I’ll start this piece by clarifying that the NFL doesn’t need a life raft the way some casual observers might expect. It’s still by most reasonable measures the most successful U.S. sports league by a fairly wide margin. While we never know for certain what the future holds - remember, once upon a time it would have been unthinkable for boxing to collapse as a major sport as well - the NFL feels a long way from a legitimate loss of power.
That said, public perception and competition are both real factors. Between increasing awareness about concussion risk and long-term health effects on NFL players, to an endless stream of off-field issues, there are a lot of things making fans feel uncertain about watching football. Indeed, Vice did a write-up just this year calling it “the NFL’s impossible mission” to make us feel less guilty about watching. And just as all of this is happening, the NBA is experiencing a golden age, and even soccer finally seems to be catching on in a real way in America. This is not to suggest the MLS is any threat whatsoever to NFL ratings - however, it does mean that a significant imbalance in youth participation is beginning to appear, which could theoretically lead to subsequent generations less involved with football.
All of this is to say that while right now the NFL is still performing well from a financial standpoint, it is also dealing with some worrisome signs and trends. And while it can’t turn back concerns about concussions of off-field issues, sports betting may have the power to drive up interest to the point that the NFL’s apparent immunity to real problems grows even stronger. That is, legal sports betting could conceivably boost both popularity and revenue in a way powerful enough to outweigh any waning interest among fans.
We can recognize the potential of the NFL in a sports betting market in part because such markets already exist, even if betting is widely illegal in the U.S. A guide to this very topic points out that NFL betting is not confined to the U.S., but that interest in the market is growing the world over. It’s a little bit difficult to narrow down betting numbers to a specific league or season in a brand sense taking multiple platforms and sportsbooks into account, but the mere fact that NFL Tips and Odds is popular enough to spawn a market in countries where there is not American football played certainly tells us something.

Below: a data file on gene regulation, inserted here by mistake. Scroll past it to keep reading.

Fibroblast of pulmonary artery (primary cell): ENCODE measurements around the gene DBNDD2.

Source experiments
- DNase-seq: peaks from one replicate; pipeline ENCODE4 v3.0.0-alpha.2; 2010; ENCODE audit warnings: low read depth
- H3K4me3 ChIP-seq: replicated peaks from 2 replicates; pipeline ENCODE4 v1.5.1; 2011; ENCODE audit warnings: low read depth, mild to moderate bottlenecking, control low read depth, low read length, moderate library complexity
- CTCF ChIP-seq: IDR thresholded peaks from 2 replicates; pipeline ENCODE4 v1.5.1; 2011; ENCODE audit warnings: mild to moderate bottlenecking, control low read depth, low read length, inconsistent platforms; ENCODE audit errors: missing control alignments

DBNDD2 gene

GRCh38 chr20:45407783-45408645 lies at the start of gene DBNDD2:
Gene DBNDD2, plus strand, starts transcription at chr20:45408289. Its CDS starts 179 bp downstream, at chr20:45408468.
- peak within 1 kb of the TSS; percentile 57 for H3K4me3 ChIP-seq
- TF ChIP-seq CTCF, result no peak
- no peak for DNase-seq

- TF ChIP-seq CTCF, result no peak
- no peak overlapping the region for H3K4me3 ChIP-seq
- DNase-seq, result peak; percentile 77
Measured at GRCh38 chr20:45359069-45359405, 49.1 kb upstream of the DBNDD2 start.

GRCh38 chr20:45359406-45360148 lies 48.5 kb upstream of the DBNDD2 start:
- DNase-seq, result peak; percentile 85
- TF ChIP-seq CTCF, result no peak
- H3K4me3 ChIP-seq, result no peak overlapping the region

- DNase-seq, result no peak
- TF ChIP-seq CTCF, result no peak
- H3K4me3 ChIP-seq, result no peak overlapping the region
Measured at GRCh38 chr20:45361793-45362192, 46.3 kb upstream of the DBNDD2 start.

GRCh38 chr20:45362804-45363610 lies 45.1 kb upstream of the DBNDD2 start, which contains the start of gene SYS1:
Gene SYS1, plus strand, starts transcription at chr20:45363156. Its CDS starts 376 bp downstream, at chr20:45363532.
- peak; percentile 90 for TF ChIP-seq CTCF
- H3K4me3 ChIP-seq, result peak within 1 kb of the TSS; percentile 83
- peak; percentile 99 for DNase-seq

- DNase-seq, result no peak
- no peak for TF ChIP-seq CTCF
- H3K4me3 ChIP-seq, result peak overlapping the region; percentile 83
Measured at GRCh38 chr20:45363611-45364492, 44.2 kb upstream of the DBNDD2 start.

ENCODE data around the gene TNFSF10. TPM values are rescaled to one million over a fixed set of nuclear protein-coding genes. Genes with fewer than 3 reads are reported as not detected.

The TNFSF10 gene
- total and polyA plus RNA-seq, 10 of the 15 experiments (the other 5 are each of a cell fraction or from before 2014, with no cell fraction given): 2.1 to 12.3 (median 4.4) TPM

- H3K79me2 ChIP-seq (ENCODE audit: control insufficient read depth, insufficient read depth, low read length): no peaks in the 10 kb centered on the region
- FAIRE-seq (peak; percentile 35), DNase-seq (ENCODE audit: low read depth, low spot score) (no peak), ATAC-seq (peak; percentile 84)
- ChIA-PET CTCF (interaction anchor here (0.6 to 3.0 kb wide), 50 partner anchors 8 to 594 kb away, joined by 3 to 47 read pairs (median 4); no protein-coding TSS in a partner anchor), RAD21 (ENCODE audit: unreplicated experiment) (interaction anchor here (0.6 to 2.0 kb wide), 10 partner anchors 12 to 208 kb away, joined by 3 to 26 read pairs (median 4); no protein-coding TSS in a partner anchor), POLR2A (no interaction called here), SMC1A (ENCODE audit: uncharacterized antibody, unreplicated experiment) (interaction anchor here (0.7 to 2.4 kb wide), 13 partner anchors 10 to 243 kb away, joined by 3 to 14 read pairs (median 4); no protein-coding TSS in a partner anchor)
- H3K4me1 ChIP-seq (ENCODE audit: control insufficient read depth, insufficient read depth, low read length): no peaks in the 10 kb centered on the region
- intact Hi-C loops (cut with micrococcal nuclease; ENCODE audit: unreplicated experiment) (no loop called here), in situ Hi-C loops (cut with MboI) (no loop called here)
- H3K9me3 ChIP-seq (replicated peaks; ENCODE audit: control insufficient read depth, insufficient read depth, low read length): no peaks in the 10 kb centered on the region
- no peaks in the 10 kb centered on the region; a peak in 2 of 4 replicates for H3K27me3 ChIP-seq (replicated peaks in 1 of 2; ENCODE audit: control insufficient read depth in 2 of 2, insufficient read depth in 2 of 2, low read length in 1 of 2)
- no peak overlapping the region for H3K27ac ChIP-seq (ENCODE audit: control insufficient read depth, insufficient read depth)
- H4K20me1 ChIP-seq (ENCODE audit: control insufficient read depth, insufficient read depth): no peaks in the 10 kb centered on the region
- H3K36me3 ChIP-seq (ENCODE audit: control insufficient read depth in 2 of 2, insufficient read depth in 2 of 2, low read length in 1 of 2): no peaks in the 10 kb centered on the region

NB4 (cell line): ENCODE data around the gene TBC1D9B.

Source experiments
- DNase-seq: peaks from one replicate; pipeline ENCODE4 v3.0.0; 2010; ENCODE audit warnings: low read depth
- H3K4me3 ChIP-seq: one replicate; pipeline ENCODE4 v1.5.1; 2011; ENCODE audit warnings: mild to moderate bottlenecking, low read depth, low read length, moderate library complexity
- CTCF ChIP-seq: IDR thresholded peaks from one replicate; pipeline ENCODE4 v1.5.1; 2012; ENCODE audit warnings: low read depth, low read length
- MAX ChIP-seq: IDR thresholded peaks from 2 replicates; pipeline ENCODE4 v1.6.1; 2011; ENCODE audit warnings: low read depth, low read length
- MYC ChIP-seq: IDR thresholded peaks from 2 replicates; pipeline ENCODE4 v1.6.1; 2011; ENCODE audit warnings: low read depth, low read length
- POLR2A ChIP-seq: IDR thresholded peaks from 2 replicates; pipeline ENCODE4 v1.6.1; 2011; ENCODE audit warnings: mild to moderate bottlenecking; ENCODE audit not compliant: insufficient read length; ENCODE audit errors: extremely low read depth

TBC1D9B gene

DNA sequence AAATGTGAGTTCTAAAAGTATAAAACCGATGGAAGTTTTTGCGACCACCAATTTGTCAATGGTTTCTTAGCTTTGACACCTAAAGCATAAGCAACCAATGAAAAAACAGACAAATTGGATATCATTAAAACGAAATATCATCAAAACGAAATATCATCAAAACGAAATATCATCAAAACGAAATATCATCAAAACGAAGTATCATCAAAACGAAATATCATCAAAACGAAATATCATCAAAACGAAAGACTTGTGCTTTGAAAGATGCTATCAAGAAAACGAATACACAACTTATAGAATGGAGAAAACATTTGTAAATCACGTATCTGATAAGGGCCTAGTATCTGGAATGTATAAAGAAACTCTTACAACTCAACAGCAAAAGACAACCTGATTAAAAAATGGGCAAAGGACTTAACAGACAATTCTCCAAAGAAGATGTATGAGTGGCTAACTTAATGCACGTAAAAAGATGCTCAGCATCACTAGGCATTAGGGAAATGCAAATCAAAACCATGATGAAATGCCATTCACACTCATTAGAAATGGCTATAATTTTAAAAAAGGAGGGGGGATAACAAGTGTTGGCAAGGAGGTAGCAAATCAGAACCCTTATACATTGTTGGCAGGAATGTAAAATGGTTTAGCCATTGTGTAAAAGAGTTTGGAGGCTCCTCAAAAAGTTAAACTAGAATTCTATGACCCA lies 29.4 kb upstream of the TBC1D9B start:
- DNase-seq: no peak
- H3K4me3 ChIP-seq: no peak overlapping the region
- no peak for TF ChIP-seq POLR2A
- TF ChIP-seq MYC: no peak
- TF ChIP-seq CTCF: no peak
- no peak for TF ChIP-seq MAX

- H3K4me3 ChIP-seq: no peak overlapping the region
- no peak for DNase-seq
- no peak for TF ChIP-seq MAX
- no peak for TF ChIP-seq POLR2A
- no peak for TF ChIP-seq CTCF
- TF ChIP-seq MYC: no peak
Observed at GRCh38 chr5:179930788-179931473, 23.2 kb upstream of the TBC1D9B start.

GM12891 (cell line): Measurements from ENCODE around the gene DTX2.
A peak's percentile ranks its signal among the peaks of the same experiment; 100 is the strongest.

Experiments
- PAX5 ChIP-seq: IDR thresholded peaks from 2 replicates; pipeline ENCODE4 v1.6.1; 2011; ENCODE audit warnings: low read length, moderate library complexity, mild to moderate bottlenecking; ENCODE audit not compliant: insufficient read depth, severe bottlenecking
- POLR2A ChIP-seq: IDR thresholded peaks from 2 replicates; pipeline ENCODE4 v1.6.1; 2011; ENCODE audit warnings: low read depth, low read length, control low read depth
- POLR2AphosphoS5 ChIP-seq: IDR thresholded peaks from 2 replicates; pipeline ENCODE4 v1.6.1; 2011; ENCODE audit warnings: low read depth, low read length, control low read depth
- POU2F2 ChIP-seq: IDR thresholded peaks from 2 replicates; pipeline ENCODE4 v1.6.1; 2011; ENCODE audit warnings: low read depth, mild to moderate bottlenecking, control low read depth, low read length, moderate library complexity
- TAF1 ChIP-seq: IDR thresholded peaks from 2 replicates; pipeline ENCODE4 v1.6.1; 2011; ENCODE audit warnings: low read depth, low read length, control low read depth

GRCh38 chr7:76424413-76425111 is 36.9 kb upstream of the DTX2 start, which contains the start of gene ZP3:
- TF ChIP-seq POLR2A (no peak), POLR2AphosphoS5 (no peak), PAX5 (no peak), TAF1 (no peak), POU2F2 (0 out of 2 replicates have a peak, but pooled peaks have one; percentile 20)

There’s also the idea of a direct revenue stream to consider. While the NFL has been somewhat reluctant to embrace legalized betting as it goes through a process to be legalized in more states, there’s an argument to be made that the league can get on board with betting by monetizing the hell out of it. The model we have right now, or at least the prevailing idea, comes from the NBA, which has proposed that 1% of all gambling revenue go directly into the league’s coffers. That could quickly amount to enormous sums, and would be even more valuable in the NFL. There are some who believe the NFL owners’ group will monitor the NBA and construct a monetization model according to how things go - though it might be tough to implement such a model a few years into legalized sports betting as opposed to at the outset of the era.
Specifics aside though, two things seem abundantly clear: legal sports betting will be hugely popular with American football fans, and it will produce enough money for the league to benefit directly. Through both of these truths, the NFL can gain a newly enthusiastic fan base willing to overlook certain issues in favor of pure fun and engagement. It can also receive a clear financial boost essentially out of thin air.
Again, the NFL doesn’t necessarily need a life raft just yet. But for the first time in a while we can reasonably say that it could use a boost, and legal sports betting may just provide it.